Every year, hundreds of thousands of pigs arrive at slaughterhouses as downers or go down shortly after arriving. Indeed, truck transport is so stressful and injurious to pigs that nearly a quarter of a million pigs simply die in transit to slaughter every year. Our brief to the court is a powerful indictment of the mishandling of pigs by this industry, and a strong defense of the very sort of laws that the California legislature passed almost unanimously.
Abuses documented in recent years by USDA involve:
- dragging non-ambulatory pigs with ropes,
- dragging pigs by their ears,
- dropping pigs from bone-breaking heights,
- causing pigs to be trampled,
- running over pigs with heavy machinery,
- electric-prodding pigs who were unable to stand or walk,
- moving conscious pigs with Bobcats and other bulldozer-type vehicles, and
- dumping pigs in “suspect pens” and then denying them any access to water for great lengths of time.
At a single Hormel subsidiary—a Los Angeles County-based facility known as Farmer John—USDA inspectors have witnessed conscious pigs being dragged from trailers, crushed by semi-trucks, and dropped more than four feet from the back of trucks. Federal inspectors relayed one telling example about Farmer John’s approach to collapsed pigs:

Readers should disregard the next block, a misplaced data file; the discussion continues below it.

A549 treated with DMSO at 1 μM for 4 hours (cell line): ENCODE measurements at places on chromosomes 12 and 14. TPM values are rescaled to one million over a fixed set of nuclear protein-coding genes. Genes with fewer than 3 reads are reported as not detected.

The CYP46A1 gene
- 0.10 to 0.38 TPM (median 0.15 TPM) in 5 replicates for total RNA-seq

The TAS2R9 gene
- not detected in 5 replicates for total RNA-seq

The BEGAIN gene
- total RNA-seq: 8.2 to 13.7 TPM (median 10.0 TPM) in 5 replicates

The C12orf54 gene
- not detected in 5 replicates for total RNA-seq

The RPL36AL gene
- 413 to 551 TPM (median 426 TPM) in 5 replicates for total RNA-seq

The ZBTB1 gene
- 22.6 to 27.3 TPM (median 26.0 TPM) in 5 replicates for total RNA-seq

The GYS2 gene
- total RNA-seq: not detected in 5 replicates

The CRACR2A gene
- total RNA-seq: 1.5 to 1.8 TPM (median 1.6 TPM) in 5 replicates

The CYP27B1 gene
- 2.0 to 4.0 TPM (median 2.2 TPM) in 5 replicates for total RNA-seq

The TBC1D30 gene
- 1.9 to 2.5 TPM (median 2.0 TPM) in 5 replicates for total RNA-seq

[p]er establishment managers, the hogs became weak and unable to walk normally while being moved to the stunning area. They were put in the nearby alleyway to rest and recover before being moved into the serpentine alley. Because this was a designated alleyway, there was no access to water in the area. Establishment managers were unable to quantify the amount of time that the hogs had been held in the alleyway, but asserted that it could not have been very long. [ ] During the initial discussion, establishment managers were firmly of the opinion that because the hogs were in an alleyway, not a designated holding pen, there was no requirement to ensure access to water.